Confessions Of The Degraded: 3

In the final confession of his three-part series, DOUGLAS THOMSON comes to terms with a new start next year.

Nauseous on the verge of passing out, I cleared my room. I mumbled the odd goodbye in response to confused looks at ‘the boy loading one and a half terms of memories’ into a car. One last trip to the Plodge, and I handed in my key and left college as a shadow. Now well and truly back in my old skin, scars and all.

I didn’t hear from uni bods for weeks, and the radio silence was as confusing as it was terrifying. I just wanted some kind of indication that they hadn’t forgotten about me, and that coming back was possible. Without it I lost a sense of identity, no longer the man I had created as the fresh-faced Cambridge Undergrad.

The feelings of failure, disappointment, guilt and shame caused me to shut myself off. I held back from family, not understanding why they were so concerned. I wanted them to leave me as the vegetable I had become. Festering by myself, Cambridge was again on the far horizon, the details of the spires fading to the point of an odd dream. The laptop charger moved next to the bed, as did the T.V. remote, ashtray and a collection of empty mugs. A hole of fear grew: I was done, stuck in this shite town with a pile of regret.

Fluoxetine is a mild anti-depressant which rebalances levels of serotonin in the brain, or something along those lines. I treat it more as a multi-vitamin, giving a sense of health and well-being without leaving the home. MDMA floods the brain with serotonin, so the little rock star in me is happy. This is what happens when you drive home wasted with one eyebrow and have a bizarre conversation with your parents – the truth will out. They sent me to the doctor, still smashed, and I came back with a prescription and a plan of action. Everything rose to the surface like a Victoria sponge, and as I ate my cake the gentle realisations of the past month just chundered everywhere.

I have been running, sprinting to get out of my head. Not in a suicidal way, but with a desire that causes my throat to close and jaw to lock. I don’t want to take responsibility for my actions; I don’t want to produce failure with my name on it. I don’t want to live my life, but I need my life to be lived. So I hit this middle ground, following the path I had decided on taking at such a young age, always hoping that someone would come along and take the reins. I cultivated this white noise at the back of my mind, a constant penetrating hiss, to produce a kind of comatose consciousness.

Add the substance abuse and it grows louder, trying to burn out all senses, trigger happy synapses lusting after complete lack of control, trying to revert to some primal beast flinging shit at walls. Be rage, love, guilt, orgasm, agony, sublime joy or manic depression, but please let me be not myself.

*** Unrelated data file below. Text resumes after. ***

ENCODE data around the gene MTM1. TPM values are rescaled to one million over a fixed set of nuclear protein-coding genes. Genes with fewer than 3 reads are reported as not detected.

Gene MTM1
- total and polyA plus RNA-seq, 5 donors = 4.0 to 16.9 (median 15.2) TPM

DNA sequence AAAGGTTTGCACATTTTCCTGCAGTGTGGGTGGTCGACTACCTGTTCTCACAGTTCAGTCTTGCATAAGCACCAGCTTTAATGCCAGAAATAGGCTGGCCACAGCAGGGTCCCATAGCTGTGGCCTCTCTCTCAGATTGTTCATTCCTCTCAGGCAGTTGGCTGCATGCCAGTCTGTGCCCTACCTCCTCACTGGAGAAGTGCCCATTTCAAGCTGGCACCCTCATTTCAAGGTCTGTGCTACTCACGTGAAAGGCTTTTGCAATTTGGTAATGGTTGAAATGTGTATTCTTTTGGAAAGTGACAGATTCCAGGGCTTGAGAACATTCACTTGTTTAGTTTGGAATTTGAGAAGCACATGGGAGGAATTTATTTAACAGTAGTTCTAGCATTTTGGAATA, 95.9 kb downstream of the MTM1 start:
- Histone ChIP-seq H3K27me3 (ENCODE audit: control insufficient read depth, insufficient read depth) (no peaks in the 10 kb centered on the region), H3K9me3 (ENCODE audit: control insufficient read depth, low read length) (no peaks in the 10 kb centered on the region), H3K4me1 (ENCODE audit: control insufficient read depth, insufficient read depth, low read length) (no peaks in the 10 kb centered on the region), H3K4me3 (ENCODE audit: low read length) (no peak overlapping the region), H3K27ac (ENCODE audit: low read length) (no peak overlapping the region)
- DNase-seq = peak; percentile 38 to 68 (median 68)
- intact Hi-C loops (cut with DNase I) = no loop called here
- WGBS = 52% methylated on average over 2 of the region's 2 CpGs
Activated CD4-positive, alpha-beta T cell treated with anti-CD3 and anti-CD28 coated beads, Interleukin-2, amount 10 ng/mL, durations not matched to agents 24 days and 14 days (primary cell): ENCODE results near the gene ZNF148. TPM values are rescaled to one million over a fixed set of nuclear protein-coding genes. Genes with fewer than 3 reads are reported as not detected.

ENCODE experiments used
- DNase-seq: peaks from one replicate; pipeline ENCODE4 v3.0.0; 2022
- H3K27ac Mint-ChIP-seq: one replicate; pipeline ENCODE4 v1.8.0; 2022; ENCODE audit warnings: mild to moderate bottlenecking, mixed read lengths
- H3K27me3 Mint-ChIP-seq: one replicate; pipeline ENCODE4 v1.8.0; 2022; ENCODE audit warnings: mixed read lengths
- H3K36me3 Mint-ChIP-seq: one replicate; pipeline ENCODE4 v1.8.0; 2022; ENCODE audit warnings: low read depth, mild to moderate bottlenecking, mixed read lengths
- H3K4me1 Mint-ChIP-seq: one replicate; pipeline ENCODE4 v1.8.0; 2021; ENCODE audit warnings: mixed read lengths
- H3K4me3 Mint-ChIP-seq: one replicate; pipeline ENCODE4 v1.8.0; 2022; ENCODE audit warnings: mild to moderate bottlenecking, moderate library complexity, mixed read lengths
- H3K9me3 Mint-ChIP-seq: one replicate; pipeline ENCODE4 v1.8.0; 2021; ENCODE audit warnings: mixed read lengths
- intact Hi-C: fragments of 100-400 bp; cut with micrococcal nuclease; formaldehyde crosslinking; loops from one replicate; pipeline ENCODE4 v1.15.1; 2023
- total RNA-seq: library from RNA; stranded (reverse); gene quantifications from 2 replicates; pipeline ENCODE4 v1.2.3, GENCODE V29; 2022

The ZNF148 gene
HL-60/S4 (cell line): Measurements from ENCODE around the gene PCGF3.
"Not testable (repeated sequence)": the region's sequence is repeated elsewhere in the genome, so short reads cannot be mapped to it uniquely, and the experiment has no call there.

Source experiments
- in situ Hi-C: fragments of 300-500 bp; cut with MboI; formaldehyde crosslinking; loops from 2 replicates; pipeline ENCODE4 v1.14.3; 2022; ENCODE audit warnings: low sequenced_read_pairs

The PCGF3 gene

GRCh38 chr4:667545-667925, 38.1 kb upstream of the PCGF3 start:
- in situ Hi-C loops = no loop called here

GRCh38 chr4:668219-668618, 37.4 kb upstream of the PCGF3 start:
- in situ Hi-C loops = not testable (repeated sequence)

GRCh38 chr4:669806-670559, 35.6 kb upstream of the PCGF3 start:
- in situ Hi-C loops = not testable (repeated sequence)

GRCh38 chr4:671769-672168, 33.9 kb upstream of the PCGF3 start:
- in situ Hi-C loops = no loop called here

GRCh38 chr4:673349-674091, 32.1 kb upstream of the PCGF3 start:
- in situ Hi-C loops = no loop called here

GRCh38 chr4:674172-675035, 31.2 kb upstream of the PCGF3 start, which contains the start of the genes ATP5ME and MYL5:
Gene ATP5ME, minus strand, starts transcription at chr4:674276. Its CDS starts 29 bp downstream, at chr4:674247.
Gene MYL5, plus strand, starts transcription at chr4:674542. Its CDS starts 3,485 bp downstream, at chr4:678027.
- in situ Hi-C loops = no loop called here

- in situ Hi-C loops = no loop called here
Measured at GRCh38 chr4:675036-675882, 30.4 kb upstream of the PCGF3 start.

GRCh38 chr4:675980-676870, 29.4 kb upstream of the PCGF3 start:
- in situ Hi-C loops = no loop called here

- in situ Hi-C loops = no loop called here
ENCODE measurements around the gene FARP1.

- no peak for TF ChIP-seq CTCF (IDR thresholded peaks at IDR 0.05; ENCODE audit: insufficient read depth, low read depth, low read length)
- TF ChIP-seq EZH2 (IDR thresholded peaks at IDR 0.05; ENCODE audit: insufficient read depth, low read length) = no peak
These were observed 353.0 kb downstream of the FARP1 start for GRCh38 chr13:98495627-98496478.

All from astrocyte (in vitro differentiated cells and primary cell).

It’s so ridiculous, this coiled thought process. This deep remnant of my psyche, which speaks thus: “you can put it off, do it later, take more chemicals and everything will turn out sunny side up”. This naivety, coupled with terror in the face of any accountability.  This is not looking good.

However we all know that the first step to recovery is acceptance, so here I am. Sure, I’m on a much more public setting than should be socially acceptable, but whatever floats your boat, right? The plan for this impromptu Gap Year is change, because going through this again would just be absolute effort. As personal experiences go, I’ve found it to be lonely, scary, and unique.

I finally received the final notice, I have degraded. I have rendered this laziness since October into a kick up the arse. The kind sovereigns of Cambridge will open their doors again with the approval of my local physician, and I’m even allowed to visit for May Week.   I made a good decision, a decision that didn’t need reasons, or a table of pros and cons, but just trust. Yeah I’ll admit it, this is some clichéd moment with everyone hugging and crying, babbling about the meaning of friends and family, but fuck it. They got me into this mess and they saw me out of it. I didn’t want to do it, they didn’t want me to do it, but we all knew it was a good decision, and things like that are inevitable.

Despite my reluctance I can now say that I wasn’t ready, that I am unwell and that I can’t handle it. I’m not special in this respect – by no means – but this is what University is all about, it’s the push in at the deep end that shocks you into living. Most float, a few sink, and some blow the emergency whistle and get back on the side ready to jump in again.

This is myself. I shall “Carpe diem cras” – seize the day, tomorrow.